"American Idol" returns for its 12th season on Wednesday night, having once again undergone a rather dramatic facelift by adding a trio of new judges to the fold: Mariah Carey, Nicki Minaj and Keith Urban.
Of course, as you are probably aware by now, two of those judges want to kill each other, which means that this new season might just go down as the greatest in "Idol" history (or at least the most violent). And while Mariah and Nicki are already the two baddest bitches to ever grace the show's stage — Urban should be getting combat pay for having to sit between them — we'll be tuning in to see how they'll fare as actual judges. What can we say? We're purists.
So, in anticipation of what's sure to be a fiery season, and in celebration of Mariah, Nicki and Keith's big debuts, here's our rankings of all the "American Idol" judges, from worst to best. After all, once upon a time, judging is what they were supposed to do.
Ellen DeGeneres: At least her time on the show was short. DeGeneres was brought in to replace Paula Abdul on "Idol's" ninth season, and was touted as bringing a "fan's perspective" to the proceedings. But who knew said perspective would be so boring? Ellen never truly seemed to find her footing on the show, her jokes often fell flat and the constant stream of milquetoast musings she spouted contributed next to nothing. She was out at season's end, though, her, uh, "achievements" on the show will live on in infamy.
Steven Tyler: We all know how he felt about his stint as an "Idol" judge, though, really, we think that assessment should end up in the cornfield right along with Bob Dylan. During his two seasons as a judge, Tyler was frequently incoherent and occasionally lecherous, though we suppose you have to give him some credit for his tremendous achievements in dangly jewelry.
Jennifer Lopez: There's really nothing bad we can say about J.Lo's time behind the table, which is probably why she's stuck in the middle of this list. She never had a memorable moment (unless you consider her coining the phrase "Jer-Bear" to be a moment), heaped piles of praise on undeserving singers, more annoyingly, never spurned Heejun Han's advances. Now that she's left the show, Lopez will go down as the most middling, matronly judge in "Idol" history ... for better or worse.
Randy Jackson: "Idol's" sole survivor, Jackson has somehow remained firmly entrenched on the panel despite rapidly-declining results. And, quite frankly, that longevity is about the only reason we don't have him ranked way lower on this list. His catchphrases are about as clunky as his choice of accessories and his critiques are usually nothing more than hot air (or more opportunities to say "Yo.") It's been twelve years now, Dawg; time to step the game up.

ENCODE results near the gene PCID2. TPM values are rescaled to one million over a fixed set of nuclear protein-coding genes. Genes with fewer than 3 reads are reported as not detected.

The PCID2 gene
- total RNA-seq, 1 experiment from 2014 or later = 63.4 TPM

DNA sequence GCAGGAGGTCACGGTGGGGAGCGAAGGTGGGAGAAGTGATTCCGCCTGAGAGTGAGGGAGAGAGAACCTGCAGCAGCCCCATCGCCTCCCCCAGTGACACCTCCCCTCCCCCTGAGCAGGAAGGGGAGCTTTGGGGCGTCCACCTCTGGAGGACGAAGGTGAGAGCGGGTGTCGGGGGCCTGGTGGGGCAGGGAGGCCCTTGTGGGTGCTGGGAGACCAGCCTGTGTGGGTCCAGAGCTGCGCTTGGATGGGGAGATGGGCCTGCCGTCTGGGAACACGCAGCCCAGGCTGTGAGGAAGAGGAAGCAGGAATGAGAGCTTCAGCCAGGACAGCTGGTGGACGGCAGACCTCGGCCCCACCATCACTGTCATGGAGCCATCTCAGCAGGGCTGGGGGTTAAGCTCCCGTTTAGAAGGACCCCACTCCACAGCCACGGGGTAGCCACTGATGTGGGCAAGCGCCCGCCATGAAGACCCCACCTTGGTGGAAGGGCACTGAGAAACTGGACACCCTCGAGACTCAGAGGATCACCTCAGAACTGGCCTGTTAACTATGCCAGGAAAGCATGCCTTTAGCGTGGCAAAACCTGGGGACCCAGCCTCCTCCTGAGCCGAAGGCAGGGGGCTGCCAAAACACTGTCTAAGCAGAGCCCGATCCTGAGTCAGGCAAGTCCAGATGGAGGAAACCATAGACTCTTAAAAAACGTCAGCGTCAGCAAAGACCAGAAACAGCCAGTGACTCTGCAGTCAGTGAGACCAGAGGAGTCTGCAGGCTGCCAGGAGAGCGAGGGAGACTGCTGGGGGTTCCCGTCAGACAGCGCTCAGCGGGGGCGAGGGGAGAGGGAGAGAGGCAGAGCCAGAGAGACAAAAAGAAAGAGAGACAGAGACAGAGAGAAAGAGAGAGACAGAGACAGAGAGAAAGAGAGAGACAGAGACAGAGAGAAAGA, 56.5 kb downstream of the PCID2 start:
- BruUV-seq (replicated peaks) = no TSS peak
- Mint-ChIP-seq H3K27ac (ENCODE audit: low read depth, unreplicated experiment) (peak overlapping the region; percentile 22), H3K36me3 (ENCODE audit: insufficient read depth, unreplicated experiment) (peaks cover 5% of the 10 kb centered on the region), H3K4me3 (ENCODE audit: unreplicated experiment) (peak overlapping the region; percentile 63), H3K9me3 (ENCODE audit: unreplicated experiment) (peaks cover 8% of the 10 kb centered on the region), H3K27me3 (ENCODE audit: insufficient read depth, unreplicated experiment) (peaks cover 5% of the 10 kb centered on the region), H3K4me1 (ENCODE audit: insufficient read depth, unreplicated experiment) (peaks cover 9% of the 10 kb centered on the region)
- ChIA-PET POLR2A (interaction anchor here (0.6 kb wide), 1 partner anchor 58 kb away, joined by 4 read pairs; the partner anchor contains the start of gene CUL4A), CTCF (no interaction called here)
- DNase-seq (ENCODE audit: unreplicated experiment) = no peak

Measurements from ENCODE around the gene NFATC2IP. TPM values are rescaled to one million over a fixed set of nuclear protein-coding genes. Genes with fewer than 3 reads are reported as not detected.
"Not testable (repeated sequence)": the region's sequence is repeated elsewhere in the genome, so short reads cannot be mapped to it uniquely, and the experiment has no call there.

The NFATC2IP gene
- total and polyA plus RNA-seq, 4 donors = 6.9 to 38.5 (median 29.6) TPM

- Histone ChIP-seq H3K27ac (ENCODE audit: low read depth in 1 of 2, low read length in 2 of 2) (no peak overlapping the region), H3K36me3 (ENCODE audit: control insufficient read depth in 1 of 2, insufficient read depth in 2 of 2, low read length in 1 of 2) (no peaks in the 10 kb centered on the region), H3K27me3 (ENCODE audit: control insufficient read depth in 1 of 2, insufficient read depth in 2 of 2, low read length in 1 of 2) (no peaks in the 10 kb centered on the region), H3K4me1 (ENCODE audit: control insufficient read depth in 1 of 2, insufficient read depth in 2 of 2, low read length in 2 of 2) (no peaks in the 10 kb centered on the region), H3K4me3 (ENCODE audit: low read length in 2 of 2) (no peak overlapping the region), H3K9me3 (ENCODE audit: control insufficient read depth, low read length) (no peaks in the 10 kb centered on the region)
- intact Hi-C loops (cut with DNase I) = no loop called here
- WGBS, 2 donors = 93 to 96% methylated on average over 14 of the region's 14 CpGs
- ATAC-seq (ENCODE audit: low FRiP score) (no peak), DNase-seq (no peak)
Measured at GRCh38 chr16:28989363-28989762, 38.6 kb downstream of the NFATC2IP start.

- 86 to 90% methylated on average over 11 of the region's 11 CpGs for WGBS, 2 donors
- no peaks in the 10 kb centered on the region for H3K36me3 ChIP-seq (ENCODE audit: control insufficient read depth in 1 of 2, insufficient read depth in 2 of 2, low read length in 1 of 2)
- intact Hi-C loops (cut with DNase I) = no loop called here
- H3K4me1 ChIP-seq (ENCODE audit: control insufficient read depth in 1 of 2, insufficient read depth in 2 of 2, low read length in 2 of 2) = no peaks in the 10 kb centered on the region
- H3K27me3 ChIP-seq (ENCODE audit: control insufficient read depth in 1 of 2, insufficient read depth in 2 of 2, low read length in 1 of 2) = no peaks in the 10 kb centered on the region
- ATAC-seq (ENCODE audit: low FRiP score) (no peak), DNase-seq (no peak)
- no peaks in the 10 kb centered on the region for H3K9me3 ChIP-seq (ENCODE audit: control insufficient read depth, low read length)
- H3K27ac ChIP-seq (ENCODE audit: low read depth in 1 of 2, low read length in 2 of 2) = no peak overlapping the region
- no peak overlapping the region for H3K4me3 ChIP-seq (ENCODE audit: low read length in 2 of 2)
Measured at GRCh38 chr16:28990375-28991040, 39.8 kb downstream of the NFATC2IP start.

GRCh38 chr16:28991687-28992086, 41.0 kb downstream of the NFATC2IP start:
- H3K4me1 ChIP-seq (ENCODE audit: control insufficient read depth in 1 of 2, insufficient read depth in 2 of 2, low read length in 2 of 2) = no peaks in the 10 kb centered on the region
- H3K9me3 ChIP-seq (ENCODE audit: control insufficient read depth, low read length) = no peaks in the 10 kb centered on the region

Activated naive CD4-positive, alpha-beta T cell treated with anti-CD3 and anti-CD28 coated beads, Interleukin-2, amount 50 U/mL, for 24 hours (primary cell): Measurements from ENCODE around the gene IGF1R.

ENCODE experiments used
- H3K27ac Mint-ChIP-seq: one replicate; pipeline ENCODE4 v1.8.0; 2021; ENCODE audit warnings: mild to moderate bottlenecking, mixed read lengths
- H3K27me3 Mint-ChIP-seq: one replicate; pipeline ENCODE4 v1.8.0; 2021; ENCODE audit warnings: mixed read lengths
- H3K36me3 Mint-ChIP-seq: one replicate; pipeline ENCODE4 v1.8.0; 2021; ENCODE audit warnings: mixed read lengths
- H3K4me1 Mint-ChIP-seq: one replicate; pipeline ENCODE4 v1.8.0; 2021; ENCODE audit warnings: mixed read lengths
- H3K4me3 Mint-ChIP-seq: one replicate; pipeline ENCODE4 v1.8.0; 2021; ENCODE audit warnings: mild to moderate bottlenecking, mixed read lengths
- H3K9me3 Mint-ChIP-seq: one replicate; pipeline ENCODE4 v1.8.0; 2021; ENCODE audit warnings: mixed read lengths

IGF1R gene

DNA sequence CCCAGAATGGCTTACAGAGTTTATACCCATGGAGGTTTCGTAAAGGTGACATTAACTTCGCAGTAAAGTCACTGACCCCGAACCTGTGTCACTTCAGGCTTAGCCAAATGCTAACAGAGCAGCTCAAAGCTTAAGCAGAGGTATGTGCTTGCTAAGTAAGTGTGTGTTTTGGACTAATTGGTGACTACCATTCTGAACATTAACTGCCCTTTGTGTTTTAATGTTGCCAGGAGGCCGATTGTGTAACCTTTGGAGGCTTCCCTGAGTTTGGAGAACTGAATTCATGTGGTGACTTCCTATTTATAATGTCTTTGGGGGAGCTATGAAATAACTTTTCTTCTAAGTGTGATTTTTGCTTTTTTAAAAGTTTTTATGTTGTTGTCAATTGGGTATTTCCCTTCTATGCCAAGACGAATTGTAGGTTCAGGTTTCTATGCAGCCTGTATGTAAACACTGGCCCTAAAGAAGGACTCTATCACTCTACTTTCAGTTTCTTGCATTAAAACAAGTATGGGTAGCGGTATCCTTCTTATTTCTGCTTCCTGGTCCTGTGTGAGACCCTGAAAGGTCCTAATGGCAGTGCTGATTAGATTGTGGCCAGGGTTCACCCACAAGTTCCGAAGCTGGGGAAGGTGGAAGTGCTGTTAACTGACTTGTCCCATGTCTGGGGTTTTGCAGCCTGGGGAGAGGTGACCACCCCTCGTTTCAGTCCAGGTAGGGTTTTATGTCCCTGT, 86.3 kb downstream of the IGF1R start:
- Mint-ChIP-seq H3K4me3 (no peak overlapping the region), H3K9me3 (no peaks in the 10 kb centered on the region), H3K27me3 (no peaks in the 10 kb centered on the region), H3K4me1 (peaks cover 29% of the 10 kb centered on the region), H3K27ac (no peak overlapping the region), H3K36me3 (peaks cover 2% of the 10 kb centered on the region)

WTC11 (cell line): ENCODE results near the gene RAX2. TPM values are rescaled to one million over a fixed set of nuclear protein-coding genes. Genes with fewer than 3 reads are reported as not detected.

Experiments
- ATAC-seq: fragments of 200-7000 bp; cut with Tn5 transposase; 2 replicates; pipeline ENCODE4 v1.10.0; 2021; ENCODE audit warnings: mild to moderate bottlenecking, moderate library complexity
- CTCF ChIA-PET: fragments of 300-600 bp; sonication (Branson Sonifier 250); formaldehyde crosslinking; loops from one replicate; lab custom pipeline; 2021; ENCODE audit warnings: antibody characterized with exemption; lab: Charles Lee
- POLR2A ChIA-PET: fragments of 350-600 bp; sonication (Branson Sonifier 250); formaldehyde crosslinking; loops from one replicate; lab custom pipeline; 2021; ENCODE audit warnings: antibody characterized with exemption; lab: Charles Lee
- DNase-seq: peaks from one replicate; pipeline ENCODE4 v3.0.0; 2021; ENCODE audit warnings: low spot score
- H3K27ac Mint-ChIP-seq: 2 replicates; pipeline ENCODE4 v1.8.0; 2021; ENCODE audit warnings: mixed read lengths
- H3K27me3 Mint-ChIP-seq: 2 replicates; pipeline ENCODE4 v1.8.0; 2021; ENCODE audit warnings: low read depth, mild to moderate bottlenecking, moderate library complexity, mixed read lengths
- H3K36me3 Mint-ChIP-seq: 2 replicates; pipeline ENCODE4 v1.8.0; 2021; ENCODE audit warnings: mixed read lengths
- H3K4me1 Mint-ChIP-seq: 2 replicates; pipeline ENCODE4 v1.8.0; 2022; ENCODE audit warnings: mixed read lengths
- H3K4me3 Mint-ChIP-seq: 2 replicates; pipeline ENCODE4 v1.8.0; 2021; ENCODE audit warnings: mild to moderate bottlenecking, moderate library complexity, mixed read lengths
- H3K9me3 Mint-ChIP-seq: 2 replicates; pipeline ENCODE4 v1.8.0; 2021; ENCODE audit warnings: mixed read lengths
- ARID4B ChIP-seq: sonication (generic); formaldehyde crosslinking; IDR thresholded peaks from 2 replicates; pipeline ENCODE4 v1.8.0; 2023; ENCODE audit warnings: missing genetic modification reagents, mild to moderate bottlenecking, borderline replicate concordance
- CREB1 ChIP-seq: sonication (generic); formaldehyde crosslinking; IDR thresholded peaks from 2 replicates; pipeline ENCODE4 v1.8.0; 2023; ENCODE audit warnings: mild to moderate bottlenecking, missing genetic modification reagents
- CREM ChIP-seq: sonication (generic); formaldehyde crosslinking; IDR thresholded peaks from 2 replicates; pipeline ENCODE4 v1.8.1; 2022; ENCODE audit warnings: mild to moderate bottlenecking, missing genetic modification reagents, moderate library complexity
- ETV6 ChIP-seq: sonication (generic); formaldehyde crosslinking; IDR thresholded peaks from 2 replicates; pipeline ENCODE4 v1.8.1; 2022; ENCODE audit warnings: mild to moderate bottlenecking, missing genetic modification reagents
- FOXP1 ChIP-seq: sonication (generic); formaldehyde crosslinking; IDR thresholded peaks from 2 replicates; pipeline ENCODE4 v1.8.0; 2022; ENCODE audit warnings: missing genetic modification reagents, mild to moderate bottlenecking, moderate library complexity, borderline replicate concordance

Kara DioGuardi: Unquestionably the most underrated judge to ever serve on "Idol," DioGuardi brought actual expertise to the show, having written songs for the likes of Pink, Kelly Clarkson, Britney Spears and Christina Aguilera. She also wasn't afraid to clash with her fellow judges or rip the occasional contestant, which made for good TV. Of course, in their infinite wisdom, "Idol" producers decided her role as the "fourth judge" needed to be eliminated, and she was gone after just two years. It probably didn't help her cause that DioGuardi was pretty much despised by viewers, either. She'd rank higher on this list if not for "No Boundaries," the truly terrible coronation song she wrote for season eight champ Kris Allen. Hey, she couldn't be great at everything.
Paula Abdul: Oh sweet, somnambulant Paula. Over the course of eight seasons, she slurred her way into our hearts, acting as the (incoherent) foil to Simon Cowell, inexplicably critiquing songs contestants had yet to actually perform, lip-syncing through comeback singles and accusing male singers of wearing women's clothes. Shoot, there were so many amazing Paula moments that, when it was announced she was leaving the show, MTV News made a tribute video in her honor. She wasn't the best "Idol" judge, but, really, that's what made her so great. That and whatever was in her big red Coke cup.
Simon Cowell: The man, the myth, the legend. It's entirely possible that without Cowell's sharp-tongued witticisms, "Idol" never would have become a hit, and there's no denying the show has suffered since he left after the ninth season. He never shied away from ripping contestants — and more often than not, his critiques were spot on — and seemed to relish his role as the token "mean judge." But he wasn't just a villain, and you could tell that both Abdul and Jackson loved working with him. Producers will never be able to replace Cowell, and though he's since taken his talents to "The X Factor," we still hope against hope that one day he'll make a triumphant return and save "Idol" from itself. Hey, it might happen.
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